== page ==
The Portuguese were the first colonists to build a port near Chennai. They built it in the last part of the 15th century. Later, there was a struggle between the French and the British to establish supremacy over this port area. After being defeated in this struggle in 1744-1763, the French were forced to hand over Chennai to the British.

When the British first established colonies in India, they felt the need for a port on the east coast of India to gain full control over the textile trade they had established with other countries of the world. They were mainly trading in cotton and indigo. Chennai was the best area for this trade.

The king of the Vijayanagara dynasty of Chandragiri provided them a small plot of land of 300 square kilometers to start this business. The British built their fort on this plot and started their business from here. This area is now the popular Marina beach.

Tamil Literature and Music

Tamil literature and music contain detailed references to all the villages that gave birth to Chennai. The Mylapore Kapaleeswarar Swamy temple is about 1000 years old. The Appar Swamy of this temple has composed many poems based on Pumbabai, his love for Samathar and later his death. Then through these poems he calls upon Pumbabai to rise from the lap of death and inspires her to abandon mortal love and immerse herself in the immortal love of Shiva. He requests her to spread the ideals of Shaivism far and wide.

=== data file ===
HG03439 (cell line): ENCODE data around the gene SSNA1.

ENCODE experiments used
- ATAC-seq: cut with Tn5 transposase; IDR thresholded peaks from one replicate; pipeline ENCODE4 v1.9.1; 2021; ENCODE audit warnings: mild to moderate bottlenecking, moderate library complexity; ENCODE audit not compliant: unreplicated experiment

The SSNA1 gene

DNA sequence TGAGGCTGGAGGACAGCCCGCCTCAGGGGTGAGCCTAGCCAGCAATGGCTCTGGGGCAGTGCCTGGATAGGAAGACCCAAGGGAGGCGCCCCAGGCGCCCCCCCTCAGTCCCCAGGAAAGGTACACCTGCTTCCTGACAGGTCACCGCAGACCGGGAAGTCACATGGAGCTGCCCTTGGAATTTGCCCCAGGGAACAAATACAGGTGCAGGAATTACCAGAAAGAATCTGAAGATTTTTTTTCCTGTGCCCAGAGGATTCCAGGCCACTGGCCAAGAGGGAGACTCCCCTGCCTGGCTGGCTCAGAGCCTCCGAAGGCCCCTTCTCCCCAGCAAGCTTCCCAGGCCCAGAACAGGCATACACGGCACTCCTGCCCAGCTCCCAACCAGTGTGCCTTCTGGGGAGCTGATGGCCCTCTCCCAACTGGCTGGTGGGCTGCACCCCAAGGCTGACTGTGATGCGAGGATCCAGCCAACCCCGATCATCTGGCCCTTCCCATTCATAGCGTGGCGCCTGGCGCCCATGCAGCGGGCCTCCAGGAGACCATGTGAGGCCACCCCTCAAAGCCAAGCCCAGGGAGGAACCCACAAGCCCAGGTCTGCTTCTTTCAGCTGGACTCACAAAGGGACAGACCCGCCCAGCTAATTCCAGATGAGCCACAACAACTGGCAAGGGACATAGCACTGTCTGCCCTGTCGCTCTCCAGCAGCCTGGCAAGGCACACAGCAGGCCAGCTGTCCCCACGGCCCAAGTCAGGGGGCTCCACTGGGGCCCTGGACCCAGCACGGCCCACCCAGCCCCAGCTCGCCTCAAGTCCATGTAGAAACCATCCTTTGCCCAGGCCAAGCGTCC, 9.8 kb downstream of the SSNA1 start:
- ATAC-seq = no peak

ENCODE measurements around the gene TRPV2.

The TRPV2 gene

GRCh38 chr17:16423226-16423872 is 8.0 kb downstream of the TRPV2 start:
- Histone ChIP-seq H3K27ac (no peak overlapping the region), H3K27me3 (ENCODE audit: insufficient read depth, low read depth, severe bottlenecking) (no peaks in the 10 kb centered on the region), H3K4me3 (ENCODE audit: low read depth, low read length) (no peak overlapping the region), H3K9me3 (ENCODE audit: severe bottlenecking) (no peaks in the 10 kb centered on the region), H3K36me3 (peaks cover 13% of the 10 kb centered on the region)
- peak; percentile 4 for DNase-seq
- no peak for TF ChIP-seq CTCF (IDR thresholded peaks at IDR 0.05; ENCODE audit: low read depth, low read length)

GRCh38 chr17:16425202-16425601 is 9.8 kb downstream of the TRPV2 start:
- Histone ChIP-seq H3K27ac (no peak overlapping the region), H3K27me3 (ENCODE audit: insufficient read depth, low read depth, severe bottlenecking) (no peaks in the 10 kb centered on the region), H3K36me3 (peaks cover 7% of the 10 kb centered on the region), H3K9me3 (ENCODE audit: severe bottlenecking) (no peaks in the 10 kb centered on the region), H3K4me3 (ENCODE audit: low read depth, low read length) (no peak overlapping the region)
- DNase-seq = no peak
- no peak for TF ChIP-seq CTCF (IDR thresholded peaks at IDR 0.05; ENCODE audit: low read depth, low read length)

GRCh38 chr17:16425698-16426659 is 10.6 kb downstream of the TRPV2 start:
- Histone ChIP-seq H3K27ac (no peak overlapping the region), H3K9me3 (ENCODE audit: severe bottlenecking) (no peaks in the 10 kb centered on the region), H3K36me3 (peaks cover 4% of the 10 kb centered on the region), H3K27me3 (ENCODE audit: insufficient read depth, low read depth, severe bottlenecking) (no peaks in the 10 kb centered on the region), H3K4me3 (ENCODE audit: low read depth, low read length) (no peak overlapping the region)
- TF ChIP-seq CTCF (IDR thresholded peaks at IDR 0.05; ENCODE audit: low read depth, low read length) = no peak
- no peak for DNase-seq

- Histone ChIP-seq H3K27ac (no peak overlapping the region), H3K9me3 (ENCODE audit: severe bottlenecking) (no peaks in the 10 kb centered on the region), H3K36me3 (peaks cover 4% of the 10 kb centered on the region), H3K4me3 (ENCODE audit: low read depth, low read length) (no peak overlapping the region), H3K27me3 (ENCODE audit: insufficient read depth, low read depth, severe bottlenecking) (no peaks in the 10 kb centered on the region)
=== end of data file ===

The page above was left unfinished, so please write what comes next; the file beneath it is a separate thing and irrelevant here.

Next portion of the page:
Kapaleeshwara Temple - Chennai
Kapaleeshwara Temple – Chennai

An interesting poem describes the rich flora of the Mylapore region, the festivals and the various dishes prepared on various occasions. Even today all these festivals are celebrated with the same enthusiasm. An interesting fact related to this is that Pumbabai is the ancient name of Parvati whose idol is installed in the temple.

Travel Literature

Another literary source of Chennai's history is the work of poet Venkatadhvari, Vishwagunadarshchampu. This work, written in the 17th century, belongs to the Champu chhand. Champu is an Indian literary style in which there is a combination of prose and poetry. Writings written using Champu chhand are found in Sanskrit, Kannada, Telugu and many other Indian languages.

In these literatures, Chennai and other Indian cities have been described from the point of view of two Gandharvas named Krishanu and Vishwavasu. One of these Gandharvas is optimistic and the other is pessimistic. Both these Gandharvas are travelling across India from the southern region to the northern regions. They are discussing the impact of the British on India. They are also discussing politics, culture, history, development of infrastructure and possible future. The optimistic Krishanu always gives a positive and promising end to his discussion while describing the city. Through these works, we get to know about the impact of the British on Chennai till the 17th century.

Chennai is an ancient city which is still alive. There are signs of ancient times in every corner of it which connect the ancient world to the present. Much research is still needed about Chennai and its history. For detailed information about ancient Chennai, visit Podcast by Pradeep Chakravarthy A must listen. This written version is a brief account of a detailed discussion with Shri Pradeep Chakravarthy on ancient Chennai.